In the decades since it was unveiled, 3D printing and the technologies related to it have evolved immensely. Strides continue to be made with 3D printers, which makes using the technology more and more advantageous to a wide variety of people. Knowing this, a variety of groups are attempting to bring the technology to users of tomorrow: today’s kids. To discuss how 3D printing is being brought to the American youth and the impact that it will have, Product Design & Development held a question and answer session with John Hornick, author of the recently published book 3D PrintingWill Rock the World.
PD&D: What group do you believe has been the biggest proponents of assimilating more 3D printers into schools? Is it the teachers, administrators, parents, or is it those directly involved with the 3D printing and scanning industry?
Hornick: It is primarily the makers of consumer-grade 3D printer makers. Companies like MakerBot andAirWolf have programs to donate machines to schools, or to provide them at a discount. The second biggest proponents are probably teachers and maybe administrators. Parents, not so much, yet. But once they see that 3D printers in schools can teach kids valuable skills for future jobs, and can be used to teach STEAM education as well, they will be insisting that kids have them at school and at home.
MakerBot launched the MakerBot Academy to put a MakerBot 3D printer in every American high school. For colleges, MakerBot launched MakerBot Innovation Centers. The first center, at the State University of New York at New Palz, is making more than 30 3D printers available for free use by students and faculty.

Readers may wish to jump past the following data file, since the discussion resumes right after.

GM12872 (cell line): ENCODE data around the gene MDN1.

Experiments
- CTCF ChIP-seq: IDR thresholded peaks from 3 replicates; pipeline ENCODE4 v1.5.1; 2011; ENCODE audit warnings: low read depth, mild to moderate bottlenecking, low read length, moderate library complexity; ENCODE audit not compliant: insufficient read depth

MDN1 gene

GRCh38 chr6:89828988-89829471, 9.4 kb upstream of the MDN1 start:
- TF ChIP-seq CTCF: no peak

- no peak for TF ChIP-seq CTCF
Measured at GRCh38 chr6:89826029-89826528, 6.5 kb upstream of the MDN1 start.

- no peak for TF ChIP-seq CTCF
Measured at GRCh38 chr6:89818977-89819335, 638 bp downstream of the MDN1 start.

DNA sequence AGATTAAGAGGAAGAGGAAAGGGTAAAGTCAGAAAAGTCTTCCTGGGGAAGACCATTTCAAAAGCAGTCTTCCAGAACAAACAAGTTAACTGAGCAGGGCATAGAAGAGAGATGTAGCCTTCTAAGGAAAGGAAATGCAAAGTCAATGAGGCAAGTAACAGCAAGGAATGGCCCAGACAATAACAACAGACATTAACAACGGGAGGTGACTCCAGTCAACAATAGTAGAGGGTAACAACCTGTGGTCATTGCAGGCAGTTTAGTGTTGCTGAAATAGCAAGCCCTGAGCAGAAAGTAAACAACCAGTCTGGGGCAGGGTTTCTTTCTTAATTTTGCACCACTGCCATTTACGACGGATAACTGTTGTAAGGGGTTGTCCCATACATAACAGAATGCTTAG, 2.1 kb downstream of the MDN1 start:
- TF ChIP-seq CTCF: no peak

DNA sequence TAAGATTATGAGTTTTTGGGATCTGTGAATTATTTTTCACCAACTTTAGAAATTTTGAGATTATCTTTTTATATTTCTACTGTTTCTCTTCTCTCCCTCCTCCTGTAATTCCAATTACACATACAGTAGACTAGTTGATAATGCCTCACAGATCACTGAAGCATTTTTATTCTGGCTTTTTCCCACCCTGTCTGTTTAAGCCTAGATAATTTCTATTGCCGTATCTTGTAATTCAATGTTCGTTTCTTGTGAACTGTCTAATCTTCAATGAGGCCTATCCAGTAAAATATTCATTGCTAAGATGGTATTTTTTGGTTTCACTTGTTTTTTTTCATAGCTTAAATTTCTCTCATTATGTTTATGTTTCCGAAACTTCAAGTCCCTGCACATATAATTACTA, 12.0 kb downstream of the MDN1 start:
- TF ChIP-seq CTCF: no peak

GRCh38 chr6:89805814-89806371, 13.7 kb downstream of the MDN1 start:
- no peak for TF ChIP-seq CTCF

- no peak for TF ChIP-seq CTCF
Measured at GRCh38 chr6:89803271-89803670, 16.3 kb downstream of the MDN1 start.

PD&D: Would it be advantageous to implement these technologies into the curriculum when the children are near the beginning of their educational career? Is there an age where the students are too young to begin working with the technology?
Hornick: Ed Morris, the Director of America Makes, says that we need to teach 3D printing to people “K through Gray.” I totally agree. Of course you need a really safe printer for really young kids, like thePrinteer. As long as it’s safe, I don’t think there is a minimum age. It depends on the kid.
PD&D: In your estimation, how much of a curriculum can you build around 3D printing and scanning? Could you create several classes potentially devoted to the technology?
Hornick: Yes. You could build a program for each grade, teaching machines, processes, materials, and scanning. Because there are many types of 3D printers and many levels of machines, curricula could teach the technology progressively over the span of their entire education, outfitting kids to work in digital manufacturing.
PD&D: What types of classes does 3D printing and scanning technology fit in with the most?
Hornick: It fits into all types of classes. Some teachers use 3D printers to teach 3D printing. Others use them to teach STEAM education.